// each Post will have a random Category (created above)
                'category' => CategoryFactory::random(),

                // each Post will between 0 and 6 Tag's (created above)
                'tags' => TagFactory::randomRange(0, 6),
            ];
        });
    }
}

Use the new story in your tests, dev fixtures, or even other stories:

PostStory::load(); // loads the state defined in PostStory::build()

PostStory::load(); // does nothing - already loaded

NOTE: Objects persisted in stories are cleared after each test (unless it is a "Global State Story").

Stories as Services

If your stories require dependencies, you can define them as a service:

// src/Story/PostStory.php

namespace App\Story;

use App\Factory\PostFactory;
use App\Service\ServiceA;
use App\Service\ServiceB;
use Zenstruck\Foundry\Story;

final class PostStory extends Story
{
    private $serviceA;
    private $serviceB;

    public function __construct(ServiceA $serviceA, ServiceB $serviceB)
    {
        $this->serviceA = $serviceA;
        $this->serviceB = $serviceB;
    }

    public function build(): void
    {
        // can use $this->serviceA, $this->serviceB here to help build this story
    }
}

If using a standard Symfony Flex app, this will be autowired/autoconfigured. If not, register the service and tag with foundry.story.

NOTE: The provided bundle is required for stories as services.

Story State

Another feature of stories is the ability for them to remember the objects they created to be referenced later:

// src/Story/CategoryStory.php

namespace App\Story;

use App\Factory\CategoryFactory;
use Zenstruck\Foundry\Story;

final class CategoryStory extends Story
{
    public function build(): void
    {
        $this->add('php', CategoryFactory::createOne(['name' => 'php']));

        // factories are created when added as state
        $this->add('symfony', CategoryFactory::new(['name' => 'symfony']));
    }
}

Later, you can access the story's state when creating other fixtures:

PostFactory::createOne(['category' => CategoryStory::load()->get('php')]);

// or use the magic method (functionally equivalent to above)
PostFactory::createOne(['category' => CategoryStory::php()]);

NOTE: Story state is cleared after each test (unless it is a "Global State Story").

Bundle Configuration

Since the bundle is intended to be used in your dev and test environments, you'll want the configuration for each environment to match. The easiest way to do this is have your test config, import dev. This way, there is just one place to set your config.

# config/packages/dev/zenstruck_foundry.yaml

zenstruck_foundry:
    # ...
# config/packages/test/zenstruck_foundry.yaml

# just import the dev config
imports:
    - { resource: ../dev/zenstruck_foundry.yaml }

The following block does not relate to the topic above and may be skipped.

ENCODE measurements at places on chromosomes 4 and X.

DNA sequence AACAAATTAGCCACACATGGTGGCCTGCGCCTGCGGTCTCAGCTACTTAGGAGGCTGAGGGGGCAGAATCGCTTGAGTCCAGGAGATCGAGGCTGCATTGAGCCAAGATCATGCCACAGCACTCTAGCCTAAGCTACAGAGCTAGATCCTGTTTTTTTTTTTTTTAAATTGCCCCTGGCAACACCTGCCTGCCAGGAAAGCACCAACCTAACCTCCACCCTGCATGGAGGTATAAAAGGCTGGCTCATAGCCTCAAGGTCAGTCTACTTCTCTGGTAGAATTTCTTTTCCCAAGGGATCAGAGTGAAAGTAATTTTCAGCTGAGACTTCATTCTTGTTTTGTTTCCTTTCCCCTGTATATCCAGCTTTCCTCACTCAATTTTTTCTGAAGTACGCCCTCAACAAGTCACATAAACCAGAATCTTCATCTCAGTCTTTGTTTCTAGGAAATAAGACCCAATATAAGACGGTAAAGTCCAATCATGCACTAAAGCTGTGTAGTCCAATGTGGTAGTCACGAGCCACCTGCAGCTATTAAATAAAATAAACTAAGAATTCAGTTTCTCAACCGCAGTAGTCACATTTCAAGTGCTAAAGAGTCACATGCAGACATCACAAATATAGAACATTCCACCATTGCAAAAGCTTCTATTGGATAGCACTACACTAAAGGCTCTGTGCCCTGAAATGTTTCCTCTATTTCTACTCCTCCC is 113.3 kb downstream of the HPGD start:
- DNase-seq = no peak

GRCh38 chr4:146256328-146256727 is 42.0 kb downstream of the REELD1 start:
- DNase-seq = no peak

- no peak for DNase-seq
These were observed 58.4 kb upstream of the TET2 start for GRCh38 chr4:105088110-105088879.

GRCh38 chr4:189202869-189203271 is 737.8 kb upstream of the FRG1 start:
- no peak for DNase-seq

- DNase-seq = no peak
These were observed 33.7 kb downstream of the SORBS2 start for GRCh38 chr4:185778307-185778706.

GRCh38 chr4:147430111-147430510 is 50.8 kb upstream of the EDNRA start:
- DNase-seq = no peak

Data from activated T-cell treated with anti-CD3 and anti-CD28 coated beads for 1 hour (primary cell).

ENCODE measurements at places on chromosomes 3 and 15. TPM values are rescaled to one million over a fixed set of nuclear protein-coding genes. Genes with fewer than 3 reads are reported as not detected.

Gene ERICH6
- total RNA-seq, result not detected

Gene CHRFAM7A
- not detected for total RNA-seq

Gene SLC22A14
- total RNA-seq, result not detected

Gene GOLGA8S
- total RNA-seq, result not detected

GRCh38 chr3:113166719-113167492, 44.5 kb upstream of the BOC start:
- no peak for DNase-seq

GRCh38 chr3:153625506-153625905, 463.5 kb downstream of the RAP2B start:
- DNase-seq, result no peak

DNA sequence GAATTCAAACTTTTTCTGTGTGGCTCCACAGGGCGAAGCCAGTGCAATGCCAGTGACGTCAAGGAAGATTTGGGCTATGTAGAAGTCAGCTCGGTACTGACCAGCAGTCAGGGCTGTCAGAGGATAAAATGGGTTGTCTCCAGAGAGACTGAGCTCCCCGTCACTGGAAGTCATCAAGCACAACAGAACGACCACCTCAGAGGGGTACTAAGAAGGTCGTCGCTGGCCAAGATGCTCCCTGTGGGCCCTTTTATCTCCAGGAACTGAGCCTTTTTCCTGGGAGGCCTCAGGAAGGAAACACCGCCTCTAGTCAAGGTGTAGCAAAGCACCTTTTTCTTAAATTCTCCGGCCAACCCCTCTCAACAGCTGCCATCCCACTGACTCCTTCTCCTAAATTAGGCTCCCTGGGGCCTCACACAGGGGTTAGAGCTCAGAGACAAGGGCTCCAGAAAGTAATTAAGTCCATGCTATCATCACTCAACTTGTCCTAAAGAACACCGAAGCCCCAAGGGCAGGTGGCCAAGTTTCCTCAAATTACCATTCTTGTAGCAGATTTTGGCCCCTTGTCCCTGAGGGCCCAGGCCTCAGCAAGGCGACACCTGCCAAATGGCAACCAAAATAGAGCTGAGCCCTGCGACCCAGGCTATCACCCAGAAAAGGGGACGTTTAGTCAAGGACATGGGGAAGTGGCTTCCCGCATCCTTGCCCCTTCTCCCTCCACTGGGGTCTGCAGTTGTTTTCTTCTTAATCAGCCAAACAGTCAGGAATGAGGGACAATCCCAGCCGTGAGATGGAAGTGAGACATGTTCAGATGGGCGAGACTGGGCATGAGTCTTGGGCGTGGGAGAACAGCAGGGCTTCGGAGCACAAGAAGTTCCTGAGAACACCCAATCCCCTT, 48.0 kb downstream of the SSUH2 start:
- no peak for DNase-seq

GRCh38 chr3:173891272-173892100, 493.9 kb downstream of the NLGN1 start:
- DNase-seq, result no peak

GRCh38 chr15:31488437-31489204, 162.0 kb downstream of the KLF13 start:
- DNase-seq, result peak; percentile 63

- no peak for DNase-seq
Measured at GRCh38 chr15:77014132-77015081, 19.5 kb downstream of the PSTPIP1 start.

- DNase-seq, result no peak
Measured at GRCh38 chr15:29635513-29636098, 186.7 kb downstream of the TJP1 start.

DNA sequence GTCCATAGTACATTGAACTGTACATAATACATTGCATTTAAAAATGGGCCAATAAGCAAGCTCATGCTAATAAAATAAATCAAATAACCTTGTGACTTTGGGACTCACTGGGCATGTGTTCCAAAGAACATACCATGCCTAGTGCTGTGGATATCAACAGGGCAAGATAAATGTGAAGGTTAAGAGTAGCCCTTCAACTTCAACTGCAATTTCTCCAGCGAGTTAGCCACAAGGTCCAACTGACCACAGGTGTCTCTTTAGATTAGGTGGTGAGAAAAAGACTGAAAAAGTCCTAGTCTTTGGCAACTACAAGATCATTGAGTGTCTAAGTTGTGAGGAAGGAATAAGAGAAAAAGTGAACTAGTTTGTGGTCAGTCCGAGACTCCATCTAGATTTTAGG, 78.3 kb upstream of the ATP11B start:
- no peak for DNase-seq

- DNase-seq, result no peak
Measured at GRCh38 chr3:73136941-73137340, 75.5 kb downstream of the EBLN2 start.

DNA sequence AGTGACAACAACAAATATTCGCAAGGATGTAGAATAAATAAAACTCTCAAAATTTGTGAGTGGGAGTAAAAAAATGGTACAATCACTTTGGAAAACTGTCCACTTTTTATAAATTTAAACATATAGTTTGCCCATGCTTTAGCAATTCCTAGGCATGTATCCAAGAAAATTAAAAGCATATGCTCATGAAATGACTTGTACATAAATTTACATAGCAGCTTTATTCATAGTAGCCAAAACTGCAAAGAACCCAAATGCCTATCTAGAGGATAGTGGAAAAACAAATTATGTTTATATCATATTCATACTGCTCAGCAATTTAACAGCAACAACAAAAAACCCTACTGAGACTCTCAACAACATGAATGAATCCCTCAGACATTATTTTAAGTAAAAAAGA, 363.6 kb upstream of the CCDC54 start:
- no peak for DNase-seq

Full Default Bundle Configuration

zenstruck_foundry:

    # Whether to auto-refresh proxies by default (https://github.com/zenstruck/foundry#auto-refresh)
    auto_refresh_proxies: false

    # Configure faker to be used by your factories.
    faker:

        # Change the default faker locale.
        locale:               null # Example: fr_FR

        # Customize the faker service.
        service:              null # Example: my_faker

    # Configure the default instantiator used by your factories.
    instantiator:

        # Whether or not to call an object's constructor during instantiation.
        without_constructor: false

        # Whether or not to allow extra attributes.
        allow_extra_attributes: false

        # Whether or not to skip setters and force set object properties (public/private/protected) directly.
        always_force_properties: false

        # Customize the instantiator service.
        service:              null # Example: my_instantiator
You can also use PHP syntax. Click to see how.

Add this line in your src/Kernel.php.

    protected function configureContainer(ContainerConfigurator $container): void
    {
         $container->import('../config/{packages}/*.yaml');
+        $container->import('../config/{packages}/'.$this->environment.'/*.php');
         $container->import('../config/{packages}/'.$this->environment.'/*.yaml');
        //...
    }

And now you are ready to create the zenstruck_foundry.php file:

// config/packages/dev/zenstruck_foundry.php

<?php
declare(strict_types=1);

use Symfony\Component\DependencyInjection\Loader\Configurator\ContainerConfigurator;

return static function (ContainerConfigurator $config): void
{
    $config->extension('zenstruck_foundry', [

        // Whether to auto-refresh proxies by default (https://github.com/zenstruck/foundry#auto-refresh)
        'auto_refresh_proxies' => false,

        // Configure faker to be used by your factories.
        'faker' => [

            // Change the default faker locale.
            'locale' => null,

            // Customize the faker service.
            'service' => null
        ],

        // Configure the default instantiator used by your factories.
        'instantiator' => [

            // Whether or not to call an object's constructor during instantiation.
            'without_constructor' => false,

            // Whether or not to allow extra attributes.
            'allow_extra_attributes' => false,

            // Whether or not to skip setters and force set object properties (public/private/protected) directly.
            'always_force_properties' => false,

            // Customize the instantiator service.
            'service' => null
        ]
    ]);
};

Credit

The AAA style of testing was first introduced to me by Adam Wathan's excellent Test Driven Laravel Course. The inspiration for this libraries API comes from Laravel factories and christophrumpel/laravel-factories-reloaded.